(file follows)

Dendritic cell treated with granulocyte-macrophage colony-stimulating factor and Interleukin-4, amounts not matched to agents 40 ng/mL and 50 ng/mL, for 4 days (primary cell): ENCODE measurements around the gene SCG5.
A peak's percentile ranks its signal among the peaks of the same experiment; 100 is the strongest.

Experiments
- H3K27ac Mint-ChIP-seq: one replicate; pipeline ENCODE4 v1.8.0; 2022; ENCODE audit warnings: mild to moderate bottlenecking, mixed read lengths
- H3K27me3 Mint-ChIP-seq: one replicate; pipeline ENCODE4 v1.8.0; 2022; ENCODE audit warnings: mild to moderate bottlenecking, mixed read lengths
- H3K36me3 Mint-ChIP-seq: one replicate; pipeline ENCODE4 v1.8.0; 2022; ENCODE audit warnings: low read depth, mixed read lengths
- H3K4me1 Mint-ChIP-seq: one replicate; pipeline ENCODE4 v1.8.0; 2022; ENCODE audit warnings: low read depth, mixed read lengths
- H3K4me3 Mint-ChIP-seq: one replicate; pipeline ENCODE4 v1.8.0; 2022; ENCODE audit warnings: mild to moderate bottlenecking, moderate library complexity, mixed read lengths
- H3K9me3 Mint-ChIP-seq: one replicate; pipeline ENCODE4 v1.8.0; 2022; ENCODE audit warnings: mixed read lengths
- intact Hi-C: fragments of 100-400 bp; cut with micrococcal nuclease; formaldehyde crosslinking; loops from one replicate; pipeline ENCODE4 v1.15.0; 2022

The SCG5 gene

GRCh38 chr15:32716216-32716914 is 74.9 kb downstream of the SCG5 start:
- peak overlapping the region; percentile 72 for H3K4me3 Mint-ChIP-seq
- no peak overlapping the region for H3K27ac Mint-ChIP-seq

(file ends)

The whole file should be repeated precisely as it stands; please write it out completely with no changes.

Dendritic cell treated with granulocyte-macrophage colony-stimulating factor and Interleukin-4, amounts not matched to agents 40 ng/mL and 50 ng/mL, for 4 days (primary cell): ENCODE measurements around the gene SCG5.
A peak's percentile ranks its signal among the peaks of the same experiment; 100 is the strongest.

Experiments
- H3K27ac Mint-ChIP-seq: one replicate; pipeline ENCODE4 v1.8.0; 2022; ENCODE audit warnings: mild to moderate bottlenecking, mixed read lengths
- H3K27me3 Mint-ChIP-seq: one replicate; pipeline ENCODE4 v1.8.0; 2022; ENCODE audit warnings: mild to moderate bottlenecking, mixed read lengths
- H3K36me3 Mint-ChIP-seq: one replicate; pipeline ENCODE4 v1.8.0; 2022; ENCODE audit warnings: low read depth, mixed read lengths
- H3K4me1 Mint-ChIP-seq: one replicate; pipeline ENCODE4 v1.8.0; 2022; ENCODE audit warnings: low read depth, mixed read lengths
- H3K4me3 Mint-ChIP-seq: one replicate; pipeline ENCODE4 v1.8.0; 2022; ENCODE audit warnings: mild to moderate bottlenecking, moderate library complexity, mixed read lengths
- H3K9me3 Mint-ChIP-seq: one replicate; pipeline ENCODE4 v1.8.0; 2022; ENCODE audit warnings: mixed read lengths
- intact Hi-C: fragments of 100-400 bp; cut with micrococcal nuclease; formaldehyde crosslinking; loops from one replicate; pipeline ENCODE4 v1.15.0; 2022

The SCG5 gene

GRCh38 chr15:32716216-32716914 is 74.9 kb downstream of the SCG5 start:
- peak overlapping the region; percentile 72 for H3K4me3 Mint-ChIP-seq
- no peak overlapping the region for H3K27ac Mint-ChIP-seq